We have been making carne adobada since the early days of Northern Waters Smokehaus: Eric “discovered” this spicy, satiating dish while visiting his wife’s family in New Mexico. The New Mexican chile, or Hatch Chile, is integral to the recipe – feel free to simplify any or all of the other ingredients, but be firm on this one.
This recipe is a large one, but you can cut it in half if you want to. However, be warned – you will want leftovers, as adobada is great with eggs, in tamales, in soups, as enchilada filling, etcetera. This recipe also requires at least 24 hours (ours takes 3 days), and is especially well worth the time if you make the full amount.
10 lbs fat-marbled pork (we use Berkshire pork hams or cheeks, but collar-butts and shoulders work fine)
1/2 lb dried Hatch or New Mexican Chilies, available online, or if you’re lucky, at a nearby grocery store
7 (or so) cloves of garlic
2 Tbsp of chicken base, or 1 cup chicken stock (in which case lessen the water quantity accordingly)
1 Tbsp brown sugar
2 1/2 tsp cumin
2 tsp salt
1 tsp cinnamon
1 tsp dried oregano
Healthy squirt of Sriracha or the like
1 quart of water (if using chicken stock instead of base, lessen the water quantity by 1 cup)
On a large cutting board, cut the pork into 1 1/2 – 2 inch cubes. Don’t worry too much about trimming away fat: most of it will be dissolved and enveloped into the sauce as it cooks. Throw the cubes in a large roaster/cast iron/enamel-coated Dutch oven. Use a sharp knife, and enjoy the zen that comes from spending so much time breaking up a large piece of meat.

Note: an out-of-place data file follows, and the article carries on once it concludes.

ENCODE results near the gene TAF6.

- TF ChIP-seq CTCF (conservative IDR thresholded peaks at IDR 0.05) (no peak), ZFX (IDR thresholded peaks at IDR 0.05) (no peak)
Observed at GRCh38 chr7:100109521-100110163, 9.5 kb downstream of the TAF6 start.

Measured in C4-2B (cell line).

In a large food processor or blender, pulse the garlic. Cut the woody stems off of the chilies and add to the food processor, seeds and all. Fee free to wear kitchen gloves – the chilies get rather tingly, especially in the eye region. A half pound of chilies should nearly fill a 14 cup processor. If you are using a smaller model, simply split the recipe and do a double batch.
When you have piled in all the trimmed chilies, add the chicken base or stock, sugar, cumin, salt, cinnamon, oregano, and Sriracha. Pulse a few times, then slowly begin to add the water through the feed tube. If you add it too fast, you may have a mini-chile explosion on your hands (and on your kitchen), so take your time, and don’t let the mixture level exceed the lid of the processor. When all the water has been added, let the mixture blend until it is slightly thick and relatively smooth, about 5 more minutes.
Taste the mixture, and specifically check for salt. It will be quite spicy, but this attribute will mellow over time, so don’t fret if it knocks your tastebuds back into your palette.
Dump the sauce over your meat cubes, and mix well. Cover the mixture and let marinate, refrigerated, for at least 24 hours, but up to 3 days.
Preheat your oven to 350ºF. Place the covered mixture in the oven and let roast for 45 minutes. Reduce the heat to 300ºF and let roast for at least 3 more hours (but preferably 4), stirring once in awhile. Uncover and let roast until browned and tender – approximately 30 minutes more. When it’s cool enough to taste, check for salt.
Serve with tortillas and not much else – a touch of yogurt or sour cream and a lightly-dressed pile of bitter greens on the side works out well, but through years of due diligence, we find adobada is best in its simplified form.